The Kildonan Hotel overlooks Pladda Island. In the distance (just to the left of the island) is the misty shape of Ailsa Craig. The hotel garden is dominated by a circle of sculpted stones.
From the hotel, I stroll back up to the road to begin my day’s walk. The view is familiar – with Bennan Head across the pretty bay – and I remember this is where I met the hen party last time I was on Arran!
I keep stopping to look at the sea, because this area is supposed to be a good spot for seals and otters. Sadly I don’t see any, and I’m soon overtaken by a couple of hikers. I wonder if they’re walking the coastal path too?
I reach the point where the coastal path splits into two alternative routes. You can either stick to the shore, which is covered in boulders and impassable at high tide. Or, you can follow the road as it curves inland and climbs over Bennan Head.
I’ve already decided to follow the road, because I had my confidence dented by a fall on the last occasion I walked along a rocky Arran shoreline. But, when I see the couple ahead of me striding out along the coast path, I’m really tempted to follow. But I resist. (Anyway, I didn’t check the tide times before I set out, and so have no idea whether I could get around Bennan Head or not.)
It’s a steep climb up the hill… but I soon join the ‘main’ road, where I am rewarded by an easy walk with stunning views.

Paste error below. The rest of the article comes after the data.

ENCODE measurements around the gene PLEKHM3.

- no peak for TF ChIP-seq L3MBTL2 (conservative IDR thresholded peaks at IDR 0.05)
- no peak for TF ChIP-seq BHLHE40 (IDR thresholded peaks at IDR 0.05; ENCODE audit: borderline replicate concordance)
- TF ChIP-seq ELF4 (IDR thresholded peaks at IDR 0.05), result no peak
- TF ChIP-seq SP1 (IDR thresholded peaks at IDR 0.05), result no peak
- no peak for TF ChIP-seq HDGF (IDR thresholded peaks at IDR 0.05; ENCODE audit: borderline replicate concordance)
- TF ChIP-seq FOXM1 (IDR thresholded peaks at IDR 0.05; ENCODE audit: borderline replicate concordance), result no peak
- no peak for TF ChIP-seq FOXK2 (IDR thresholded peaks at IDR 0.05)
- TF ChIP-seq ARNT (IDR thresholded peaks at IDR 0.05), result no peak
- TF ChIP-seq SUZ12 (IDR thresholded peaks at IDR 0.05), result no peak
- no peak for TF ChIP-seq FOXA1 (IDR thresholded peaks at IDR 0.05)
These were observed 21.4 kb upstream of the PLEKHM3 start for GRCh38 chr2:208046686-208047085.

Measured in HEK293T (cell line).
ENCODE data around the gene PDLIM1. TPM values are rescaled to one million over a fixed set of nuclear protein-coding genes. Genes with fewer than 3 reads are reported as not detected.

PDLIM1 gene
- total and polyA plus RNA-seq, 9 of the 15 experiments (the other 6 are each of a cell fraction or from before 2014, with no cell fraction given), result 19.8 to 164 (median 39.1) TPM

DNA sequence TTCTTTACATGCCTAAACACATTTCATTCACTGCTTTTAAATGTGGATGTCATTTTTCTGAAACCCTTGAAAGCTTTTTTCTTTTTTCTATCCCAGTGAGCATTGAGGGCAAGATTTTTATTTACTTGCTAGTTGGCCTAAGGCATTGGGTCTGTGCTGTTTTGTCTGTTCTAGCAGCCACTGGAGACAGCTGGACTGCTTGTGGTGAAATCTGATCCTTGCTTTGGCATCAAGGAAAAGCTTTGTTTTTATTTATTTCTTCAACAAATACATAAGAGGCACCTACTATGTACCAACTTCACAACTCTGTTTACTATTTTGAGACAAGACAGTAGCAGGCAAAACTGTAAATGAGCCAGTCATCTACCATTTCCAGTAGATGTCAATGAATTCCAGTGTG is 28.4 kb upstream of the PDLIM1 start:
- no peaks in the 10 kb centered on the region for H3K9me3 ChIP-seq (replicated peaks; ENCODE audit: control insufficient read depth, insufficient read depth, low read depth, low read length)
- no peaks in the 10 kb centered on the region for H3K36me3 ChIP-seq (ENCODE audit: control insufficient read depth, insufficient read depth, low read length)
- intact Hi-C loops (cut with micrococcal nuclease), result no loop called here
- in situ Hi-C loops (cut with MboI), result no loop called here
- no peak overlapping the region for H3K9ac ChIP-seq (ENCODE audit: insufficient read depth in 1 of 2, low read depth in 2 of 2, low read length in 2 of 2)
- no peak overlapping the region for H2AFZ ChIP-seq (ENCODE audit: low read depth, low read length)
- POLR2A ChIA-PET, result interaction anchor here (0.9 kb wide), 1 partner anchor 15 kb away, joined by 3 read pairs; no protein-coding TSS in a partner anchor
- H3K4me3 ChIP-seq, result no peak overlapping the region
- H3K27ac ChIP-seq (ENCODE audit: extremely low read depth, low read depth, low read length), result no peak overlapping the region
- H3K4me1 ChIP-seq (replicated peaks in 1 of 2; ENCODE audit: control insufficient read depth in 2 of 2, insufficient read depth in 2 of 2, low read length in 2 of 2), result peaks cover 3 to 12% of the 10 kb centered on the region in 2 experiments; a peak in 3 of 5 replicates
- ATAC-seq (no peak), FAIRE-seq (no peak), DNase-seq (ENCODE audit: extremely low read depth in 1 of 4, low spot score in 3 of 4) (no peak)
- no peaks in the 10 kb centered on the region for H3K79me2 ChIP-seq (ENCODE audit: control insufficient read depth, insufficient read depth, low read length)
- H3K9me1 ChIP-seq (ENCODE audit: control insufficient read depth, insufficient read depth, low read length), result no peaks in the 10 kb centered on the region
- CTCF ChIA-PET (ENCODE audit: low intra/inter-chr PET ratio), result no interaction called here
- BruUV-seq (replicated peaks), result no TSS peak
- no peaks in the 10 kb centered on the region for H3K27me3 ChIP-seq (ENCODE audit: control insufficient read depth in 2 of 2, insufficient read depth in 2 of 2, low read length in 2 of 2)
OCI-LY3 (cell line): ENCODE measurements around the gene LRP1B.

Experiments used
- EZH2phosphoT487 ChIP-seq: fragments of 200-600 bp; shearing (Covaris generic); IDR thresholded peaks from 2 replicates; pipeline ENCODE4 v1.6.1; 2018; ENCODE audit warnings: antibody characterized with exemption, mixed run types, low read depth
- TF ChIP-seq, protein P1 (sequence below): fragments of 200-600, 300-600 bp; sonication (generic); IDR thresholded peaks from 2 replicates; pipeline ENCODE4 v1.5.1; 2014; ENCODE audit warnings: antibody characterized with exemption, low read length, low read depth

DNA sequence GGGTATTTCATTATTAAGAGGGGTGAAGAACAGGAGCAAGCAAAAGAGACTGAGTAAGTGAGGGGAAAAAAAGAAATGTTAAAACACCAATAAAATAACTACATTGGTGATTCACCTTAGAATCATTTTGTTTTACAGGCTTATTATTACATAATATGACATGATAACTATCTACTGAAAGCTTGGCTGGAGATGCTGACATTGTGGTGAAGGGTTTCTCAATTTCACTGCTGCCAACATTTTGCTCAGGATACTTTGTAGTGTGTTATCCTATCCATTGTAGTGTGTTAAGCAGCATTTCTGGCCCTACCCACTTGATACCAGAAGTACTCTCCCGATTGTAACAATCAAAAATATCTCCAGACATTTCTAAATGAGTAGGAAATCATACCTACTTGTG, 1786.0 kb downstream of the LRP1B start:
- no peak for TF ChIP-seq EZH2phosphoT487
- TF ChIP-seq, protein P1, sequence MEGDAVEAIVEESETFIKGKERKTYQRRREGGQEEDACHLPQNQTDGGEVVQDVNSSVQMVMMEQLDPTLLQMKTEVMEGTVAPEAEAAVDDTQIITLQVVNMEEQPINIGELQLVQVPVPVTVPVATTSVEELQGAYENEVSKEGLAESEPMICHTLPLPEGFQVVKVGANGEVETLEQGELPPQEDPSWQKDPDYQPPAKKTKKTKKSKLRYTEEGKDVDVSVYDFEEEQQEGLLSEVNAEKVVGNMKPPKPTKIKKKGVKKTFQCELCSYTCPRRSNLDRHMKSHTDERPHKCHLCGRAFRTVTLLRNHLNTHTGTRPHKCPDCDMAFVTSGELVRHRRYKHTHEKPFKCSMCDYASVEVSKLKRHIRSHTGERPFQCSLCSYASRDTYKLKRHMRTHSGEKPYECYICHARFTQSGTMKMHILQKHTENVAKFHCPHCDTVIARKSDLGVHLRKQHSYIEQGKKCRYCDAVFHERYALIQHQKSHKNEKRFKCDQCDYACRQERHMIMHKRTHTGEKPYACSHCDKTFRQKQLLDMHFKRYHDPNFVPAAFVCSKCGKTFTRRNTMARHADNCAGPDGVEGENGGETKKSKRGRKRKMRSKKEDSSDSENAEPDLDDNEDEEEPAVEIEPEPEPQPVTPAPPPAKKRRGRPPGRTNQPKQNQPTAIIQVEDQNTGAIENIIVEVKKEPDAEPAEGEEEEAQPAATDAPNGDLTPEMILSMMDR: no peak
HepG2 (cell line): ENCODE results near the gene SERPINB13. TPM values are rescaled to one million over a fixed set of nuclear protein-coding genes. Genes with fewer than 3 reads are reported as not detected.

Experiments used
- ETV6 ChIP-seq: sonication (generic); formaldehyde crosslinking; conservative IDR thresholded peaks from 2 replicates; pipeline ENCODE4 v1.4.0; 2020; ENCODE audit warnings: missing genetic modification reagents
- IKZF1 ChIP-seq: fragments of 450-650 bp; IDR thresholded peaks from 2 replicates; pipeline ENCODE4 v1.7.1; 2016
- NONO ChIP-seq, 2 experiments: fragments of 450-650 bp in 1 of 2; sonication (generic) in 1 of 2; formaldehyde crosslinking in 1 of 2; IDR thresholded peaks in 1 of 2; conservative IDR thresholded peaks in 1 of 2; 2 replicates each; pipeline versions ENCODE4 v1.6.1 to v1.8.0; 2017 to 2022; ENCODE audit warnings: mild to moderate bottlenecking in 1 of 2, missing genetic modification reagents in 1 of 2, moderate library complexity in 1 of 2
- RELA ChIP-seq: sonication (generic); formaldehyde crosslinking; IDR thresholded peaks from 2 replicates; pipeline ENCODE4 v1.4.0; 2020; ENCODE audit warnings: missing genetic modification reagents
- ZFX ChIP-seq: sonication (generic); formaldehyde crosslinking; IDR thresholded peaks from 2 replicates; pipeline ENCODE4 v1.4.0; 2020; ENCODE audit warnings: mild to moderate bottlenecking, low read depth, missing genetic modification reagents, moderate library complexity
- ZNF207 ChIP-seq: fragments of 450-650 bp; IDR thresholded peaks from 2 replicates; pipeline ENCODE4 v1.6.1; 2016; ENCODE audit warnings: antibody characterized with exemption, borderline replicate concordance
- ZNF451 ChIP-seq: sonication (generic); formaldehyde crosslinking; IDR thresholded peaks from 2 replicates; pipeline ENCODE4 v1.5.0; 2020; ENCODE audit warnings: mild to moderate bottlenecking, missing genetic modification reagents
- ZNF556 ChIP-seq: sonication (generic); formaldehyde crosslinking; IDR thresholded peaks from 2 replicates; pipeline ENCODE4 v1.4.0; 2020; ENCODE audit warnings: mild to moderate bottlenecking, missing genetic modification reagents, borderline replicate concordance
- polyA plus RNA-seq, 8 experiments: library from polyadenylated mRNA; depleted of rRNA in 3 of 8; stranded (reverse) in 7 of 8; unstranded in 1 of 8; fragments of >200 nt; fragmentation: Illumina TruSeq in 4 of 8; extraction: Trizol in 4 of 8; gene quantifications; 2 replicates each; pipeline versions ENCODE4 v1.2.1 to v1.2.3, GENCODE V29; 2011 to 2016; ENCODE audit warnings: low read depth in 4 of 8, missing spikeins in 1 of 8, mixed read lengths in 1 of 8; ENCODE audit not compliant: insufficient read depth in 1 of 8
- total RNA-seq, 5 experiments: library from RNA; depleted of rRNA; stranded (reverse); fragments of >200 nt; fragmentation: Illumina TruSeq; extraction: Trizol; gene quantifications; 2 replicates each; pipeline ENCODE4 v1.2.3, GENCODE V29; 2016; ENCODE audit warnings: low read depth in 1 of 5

It’s a bright day, and I point my camera into the sun to take photographs of Pladda Island.
The road is narrow and has no pavements, but the traffic is very light. I make rapid progress.
After 2-3 miles of road-walking, I see the Arran Coastal Way sign on a telegraph pole. It’s pointing down a track to my left, and I realise I’ve gone over the top of Bennan Head.
I’m bored with road walking by now, and decide to head back down to the shore. If I’m careful, I’m sure I can negotiate the rocks. Anyway, the track looks very inviting, leading straight down towards the sea. Hard to resist.
The south part of Arran is extensively farmed. Mainly with livestock. I pass fields of sheep on my right, and a great view across to… is that the Mull of Kintyre? Yes. I think it is. Oh, no. Now, I have that damn song looping through my brain!
To my left is a field of cows and their calves. The mothers give me menacing looks, but I’m safe behind a wire fence. Luckily, so far on Arran, I’ve not had to walk through a herd of cattle.